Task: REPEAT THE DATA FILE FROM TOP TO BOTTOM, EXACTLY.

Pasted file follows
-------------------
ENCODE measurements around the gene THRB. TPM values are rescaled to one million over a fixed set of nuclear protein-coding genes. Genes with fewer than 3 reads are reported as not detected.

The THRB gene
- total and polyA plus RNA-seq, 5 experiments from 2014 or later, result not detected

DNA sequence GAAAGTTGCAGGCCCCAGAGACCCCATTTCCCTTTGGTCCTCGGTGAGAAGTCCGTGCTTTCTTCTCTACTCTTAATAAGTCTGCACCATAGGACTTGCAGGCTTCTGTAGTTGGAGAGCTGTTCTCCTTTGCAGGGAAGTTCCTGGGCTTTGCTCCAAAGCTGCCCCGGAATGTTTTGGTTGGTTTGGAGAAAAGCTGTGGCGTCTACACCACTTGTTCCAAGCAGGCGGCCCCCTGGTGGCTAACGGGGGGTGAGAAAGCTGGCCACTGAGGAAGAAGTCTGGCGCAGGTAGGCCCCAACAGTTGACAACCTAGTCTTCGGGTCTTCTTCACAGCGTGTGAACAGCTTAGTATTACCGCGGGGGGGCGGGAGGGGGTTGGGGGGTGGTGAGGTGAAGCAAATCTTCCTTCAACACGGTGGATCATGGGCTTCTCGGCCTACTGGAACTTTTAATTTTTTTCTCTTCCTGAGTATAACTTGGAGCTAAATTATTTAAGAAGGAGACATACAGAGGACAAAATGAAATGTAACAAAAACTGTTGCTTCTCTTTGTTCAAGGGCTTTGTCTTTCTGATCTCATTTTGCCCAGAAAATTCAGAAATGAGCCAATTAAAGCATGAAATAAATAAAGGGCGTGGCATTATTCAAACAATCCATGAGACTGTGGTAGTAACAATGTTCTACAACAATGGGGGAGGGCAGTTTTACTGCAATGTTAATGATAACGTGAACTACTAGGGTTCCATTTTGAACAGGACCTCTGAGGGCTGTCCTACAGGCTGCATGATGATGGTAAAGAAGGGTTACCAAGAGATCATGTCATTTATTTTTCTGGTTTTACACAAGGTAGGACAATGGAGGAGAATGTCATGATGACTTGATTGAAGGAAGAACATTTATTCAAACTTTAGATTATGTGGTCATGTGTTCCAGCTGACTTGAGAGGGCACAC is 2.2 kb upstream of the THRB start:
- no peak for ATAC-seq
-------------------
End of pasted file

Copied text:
ENCODE measurements around the gene THRB. TPM values are rescaled to one million over a fixed set of nuclear protein-coding genes. Genes with fewer than 3 reads are reported as not detected.

The THRB gene
- total and polyA plus RNA-seq, 5 experiments from 2014 or later, result not detected

DNA sequence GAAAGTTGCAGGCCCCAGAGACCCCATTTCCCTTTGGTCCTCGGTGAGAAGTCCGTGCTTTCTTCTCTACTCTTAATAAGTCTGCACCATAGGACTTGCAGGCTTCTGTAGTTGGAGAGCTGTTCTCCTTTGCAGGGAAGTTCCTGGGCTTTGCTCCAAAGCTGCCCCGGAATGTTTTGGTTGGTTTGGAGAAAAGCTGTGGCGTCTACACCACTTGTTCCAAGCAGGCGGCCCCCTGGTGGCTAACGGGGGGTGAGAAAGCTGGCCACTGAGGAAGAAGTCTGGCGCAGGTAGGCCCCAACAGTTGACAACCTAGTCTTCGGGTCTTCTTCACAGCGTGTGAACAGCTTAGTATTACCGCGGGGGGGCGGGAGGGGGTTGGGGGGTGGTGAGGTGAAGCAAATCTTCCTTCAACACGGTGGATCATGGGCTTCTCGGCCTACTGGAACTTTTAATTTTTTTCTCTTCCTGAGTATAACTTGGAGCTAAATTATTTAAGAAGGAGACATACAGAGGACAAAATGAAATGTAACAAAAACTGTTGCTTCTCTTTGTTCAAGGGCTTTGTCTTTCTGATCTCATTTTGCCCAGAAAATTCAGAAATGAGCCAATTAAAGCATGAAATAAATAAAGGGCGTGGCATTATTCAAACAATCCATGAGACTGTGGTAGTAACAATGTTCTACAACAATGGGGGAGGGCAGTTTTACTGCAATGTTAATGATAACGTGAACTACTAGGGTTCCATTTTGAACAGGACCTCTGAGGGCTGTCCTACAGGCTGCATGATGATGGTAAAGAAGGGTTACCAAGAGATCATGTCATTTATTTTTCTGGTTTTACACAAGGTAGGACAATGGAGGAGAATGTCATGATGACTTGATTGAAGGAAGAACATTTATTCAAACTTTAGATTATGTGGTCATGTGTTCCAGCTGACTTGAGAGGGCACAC is 2.2 kb upstream of the THRB start:
- no peak for ATAC-seq